Waterjet technology cuts to the chase

Dec. 1, 1998
Ultrahigh-pressure waterjet cutting is both economical and versatile.

Ultrahigh-pressure waterjet cutting is both economical and versatile.

The Flow waterjet system is at work cutting a 5/8-in. thick aluminum part at New Way Packaging Machinery. At right, an employee displays the finished parts.

Machine shops of all sizes are discovering the benefits of cutting with ultrahigh-pressure water-jet technology. Material is removed by a supersonic erosion process and almost any material can be eroded, regardless of thermal properties or electrical conductivity. Since the introduction of abrasive waterjet technology by Flow International Corp., Kent, Wash., in the early 1980s, waterjet machining has evolved from a novelty to one of the fastest growing machine tool cutting technologies.

The reasons for this interest include waterjet's ability to replace costlier operations and reduce the need for secondary operations. It produces netshaped parts with no heat-affected zone, without inducing heat distortion or mechanical stresses. Waterjets cut with a narrow kerf and satin-smooth edge and can provide high material utilization because parts can be tightly nested. Also, waterjets can cut virtually any material including titanium, Inconel, brass, steel, aluminum, glass, stone, and composites. These benefits significantly increase productivity and reduce cost per part.

Waterjets can also cut material of any thickness with a minimum of fixturing and setup time. With PC-based controllers, such as Flow International's FlowMaster, an operator with very little skill or expertise can produce high-quality parts.

The versatility of waterjets expands a jobshop's capabilities beyond what is possible using only lasers, EDM, or milling processes. Although waterjets can cut materials up to 8 in. thick, most cutting done is between 1 /16 in. and 3.0 in. thick, with a finished part accuracy of ±0.003 to ±0.010 in.

Eliminating costly processes
The benefits of ultrahigh-pressure abrasive waterjet cutting are illustrated by the experience of New Way Packaging Machinery Inc., a Hanover, Pa., based shop manufacturing machines that label cans, bottles, and plastic jugs. New Way's customers range from large, multinational corporations to the smallest packaging operations.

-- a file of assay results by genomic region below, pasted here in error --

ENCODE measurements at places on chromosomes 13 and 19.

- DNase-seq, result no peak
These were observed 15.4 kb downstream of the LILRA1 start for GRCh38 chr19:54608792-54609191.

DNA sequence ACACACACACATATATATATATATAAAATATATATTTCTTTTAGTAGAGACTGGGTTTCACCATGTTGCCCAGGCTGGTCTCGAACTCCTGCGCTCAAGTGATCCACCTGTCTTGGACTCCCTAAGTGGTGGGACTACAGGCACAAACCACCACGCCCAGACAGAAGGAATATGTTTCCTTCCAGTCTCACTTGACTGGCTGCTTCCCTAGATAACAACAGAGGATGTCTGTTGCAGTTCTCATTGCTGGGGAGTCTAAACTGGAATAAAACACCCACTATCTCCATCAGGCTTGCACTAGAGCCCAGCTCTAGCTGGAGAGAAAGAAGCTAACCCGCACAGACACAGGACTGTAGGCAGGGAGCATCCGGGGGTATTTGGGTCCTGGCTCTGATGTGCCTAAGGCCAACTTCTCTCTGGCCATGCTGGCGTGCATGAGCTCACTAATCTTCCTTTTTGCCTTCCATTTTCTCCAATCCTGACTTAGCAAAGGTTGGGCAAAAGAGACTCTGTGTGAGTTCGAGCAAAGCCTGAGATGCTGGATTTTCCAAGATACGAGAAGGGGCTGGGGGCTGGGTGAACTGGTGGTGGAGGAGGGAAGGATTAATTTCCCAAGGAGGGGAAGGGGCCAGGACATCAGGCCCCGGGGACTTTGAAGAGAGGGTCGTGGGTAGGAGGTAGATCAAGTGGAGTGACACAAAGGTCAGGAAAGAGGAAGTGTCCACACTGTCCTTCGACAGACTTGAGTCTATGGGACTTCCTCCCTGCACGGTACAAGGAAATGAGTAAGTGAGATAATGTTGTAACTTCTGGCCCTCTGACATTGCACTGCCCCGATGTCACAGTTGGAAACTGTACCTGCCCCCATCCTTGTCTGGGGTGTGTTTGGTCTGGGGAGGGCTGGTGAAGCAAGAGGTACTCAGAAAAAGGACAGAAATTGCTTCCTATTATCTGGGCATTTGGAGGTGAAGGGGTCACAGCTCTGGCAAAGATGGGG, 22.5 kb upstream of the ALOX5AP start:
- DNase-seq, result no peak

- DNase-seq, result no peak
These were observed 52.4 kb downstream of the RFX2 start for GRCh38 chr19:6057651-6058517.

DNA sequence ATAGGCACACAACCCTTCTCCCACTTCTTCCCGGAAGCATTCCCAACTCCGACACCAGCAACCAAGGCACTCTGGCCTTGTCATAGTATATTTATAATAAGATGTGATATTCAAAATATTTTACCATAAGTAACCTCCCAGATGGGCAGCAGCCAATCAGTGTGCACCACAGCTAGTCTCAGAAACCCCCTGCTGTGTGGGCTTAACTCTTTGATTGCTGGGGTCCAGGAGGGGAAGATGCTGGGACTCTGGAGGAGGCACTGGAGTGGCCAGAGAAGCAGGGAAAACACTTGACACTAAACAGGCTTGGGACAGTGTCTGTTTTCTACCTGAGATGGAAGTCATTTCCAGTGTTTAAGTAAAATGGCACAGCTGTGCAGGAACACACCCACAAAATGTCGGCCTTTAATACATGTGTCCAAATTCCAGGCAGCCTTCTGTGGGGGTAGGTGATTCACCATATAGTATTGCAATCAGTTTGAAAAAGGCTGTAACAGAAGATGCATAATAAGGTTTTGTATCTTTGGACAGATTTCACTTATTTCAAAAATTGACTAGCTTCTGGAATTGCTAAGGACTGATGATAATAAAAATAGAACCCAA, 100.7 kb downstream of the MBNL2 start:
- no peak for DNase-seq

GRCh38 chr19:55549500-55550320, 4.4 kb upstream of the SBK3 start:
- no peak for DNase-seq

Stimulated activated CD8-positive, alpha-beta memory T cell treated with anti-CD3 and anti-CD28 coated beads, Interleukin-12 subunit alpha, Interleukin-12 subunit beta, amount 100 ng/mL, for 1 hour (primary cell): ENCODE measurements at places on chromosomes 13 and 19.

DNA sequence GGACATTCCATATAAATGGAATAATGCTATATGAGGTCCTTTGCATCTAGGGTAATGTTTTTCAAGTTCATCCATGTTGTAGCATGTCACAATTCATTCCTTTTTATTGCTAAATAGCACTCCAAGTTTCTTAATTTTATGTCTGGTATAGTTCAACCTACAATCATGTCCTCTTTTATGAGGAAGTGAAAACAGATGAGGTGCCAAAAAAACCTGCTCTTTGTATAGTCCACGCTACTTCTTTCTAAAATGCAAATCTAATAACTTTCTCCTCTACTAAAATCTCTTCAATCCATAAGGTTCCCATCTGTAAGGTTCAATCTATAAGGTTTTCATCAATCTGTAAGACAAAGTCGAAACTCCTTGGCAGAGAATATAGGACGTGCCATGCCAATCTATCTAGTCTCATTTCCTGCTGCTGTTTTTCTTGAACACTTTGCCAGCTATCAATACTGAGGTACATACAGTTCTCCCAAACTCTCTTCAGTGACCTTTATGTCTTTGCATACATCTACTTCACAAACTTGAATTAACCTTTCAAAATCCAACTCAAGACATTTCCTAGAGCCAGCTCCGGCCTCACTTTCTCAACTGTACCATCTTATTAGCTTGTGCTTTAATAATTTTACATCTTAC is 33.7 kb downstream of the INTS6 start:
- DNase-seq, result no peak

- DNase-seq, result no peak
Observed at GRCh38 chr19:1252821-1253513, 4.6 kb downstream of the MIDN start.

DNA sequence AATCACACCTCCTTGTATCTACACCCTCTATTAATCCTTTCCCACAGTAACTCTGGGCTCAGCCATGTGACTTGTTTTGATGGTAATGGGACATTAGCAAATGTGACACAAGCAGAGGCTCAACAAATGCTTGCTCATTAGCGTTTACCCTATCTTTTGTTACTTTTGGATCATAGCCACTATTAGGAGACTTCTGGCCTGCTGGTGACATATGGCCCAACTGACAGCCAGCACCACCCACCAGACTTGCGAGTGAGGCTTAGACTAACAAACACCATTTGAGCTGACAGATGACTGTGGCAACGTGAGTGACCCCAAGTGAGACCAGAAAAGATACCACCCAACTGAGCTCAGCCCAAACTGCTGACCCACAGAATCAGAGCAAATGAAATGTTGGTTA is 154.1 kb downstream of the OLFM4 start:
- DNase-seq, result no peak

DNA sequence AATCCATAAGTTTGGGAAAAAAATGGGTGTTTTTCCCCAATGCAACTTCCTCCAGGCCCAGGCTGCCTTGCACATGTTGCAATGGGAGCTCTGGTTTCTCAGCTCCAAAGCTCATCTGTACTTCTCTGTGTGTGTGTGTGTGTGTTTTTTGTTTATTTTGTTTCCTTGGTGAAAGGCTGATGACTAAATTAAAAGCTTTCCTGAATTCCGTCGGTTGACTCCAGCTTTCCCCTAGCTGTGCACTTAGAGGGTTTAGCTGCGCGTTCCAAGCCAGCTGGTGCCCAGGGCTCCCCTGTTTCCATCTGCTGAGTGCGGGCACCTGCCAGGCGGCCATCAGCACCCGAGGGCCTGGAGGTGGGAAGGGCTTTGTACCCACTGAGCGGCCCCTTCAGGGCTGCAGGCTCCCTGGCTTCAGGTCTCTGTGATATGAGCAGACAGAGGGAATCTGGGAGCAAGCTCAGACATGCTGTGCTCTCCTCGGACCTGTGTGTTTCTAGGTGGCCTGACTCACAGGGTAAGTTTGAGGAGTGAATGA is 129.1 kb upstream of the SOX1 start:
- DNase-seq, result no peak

In 1995, New Way was about to purchase several different machines — a laser, several computer-aided cut-off saws, and a CNC milling machine — to increase production of its proprietary parts. While researching these types of equipment, Flow International's waterjet cutting technology came to the attention of Ed Abendschein, president of New Way. Abendschein sent samples of the company's typical parts to Flow International's lab to see just how well the waterjets could cut. The waterjets performed beautifully. Within weeks, the company purchased a 2.5 axis waterjet machine with 7X intensifier pump and PASER 3 cutting system from Flow, eliminating the need to purchase five different machine tools, which saved hundreds of thousands of dollars.

In addition to these equipment cost savings, New Way was also able to reduce its inventory needs. Before waterjets, the company had to purchase 40 different sizes of varying thicknesses of angle-formed aluminum, stainless steel, or hot-rolled steel in 12 or 20-ft lengths. The material had to be cut to the proper length, the edges deburred, and each leg machined making sure holes or slots were cut in proper relation to each other. Now, New Way simply waterjet cuts each piece from flat stock and bends it.

Abendschein notes, "In addition, tolerances are better and part appearance is immeasurably better. As a result of our decision to purchase the waterjet machine, we have virtually eliminated two costly processes in our plant: machining angle stock and welding." By eliminating welding in its plant, New Way eliminated the need to hire two additional machinists and replaced manual machining with high-value, abrasive waterjet cutting.

Material versatility
"Waterjets are much more versatile than a laser," says Abendschein. "A laser does not cut shiny metals like aluminum and stainless steel. We manufacture some proprietary items in cold-rolled and stainless steel. With a laser we would have needed two separate manufacturing processes for each kind of material. Also, lasers give off poisonous gases when cutting Lexan. A waterjet cuts it without any ecological problems."

"The first major job we cut on the waterjet was a sponge rubber part, which the laser would have melted," continues Abendschein. "Until the waterjet arrived, we scheduled one man, one hour each day, to cut these parts. Once we had the waterjet, we bought four-foot wide rolls of sponge rubber, cut the rolls into 4 X 8-ft pieces, piled six pieces on the cutting surface, and cut with high-pressure water only. In one week — 40 man hours — we cut three years' worth of parts."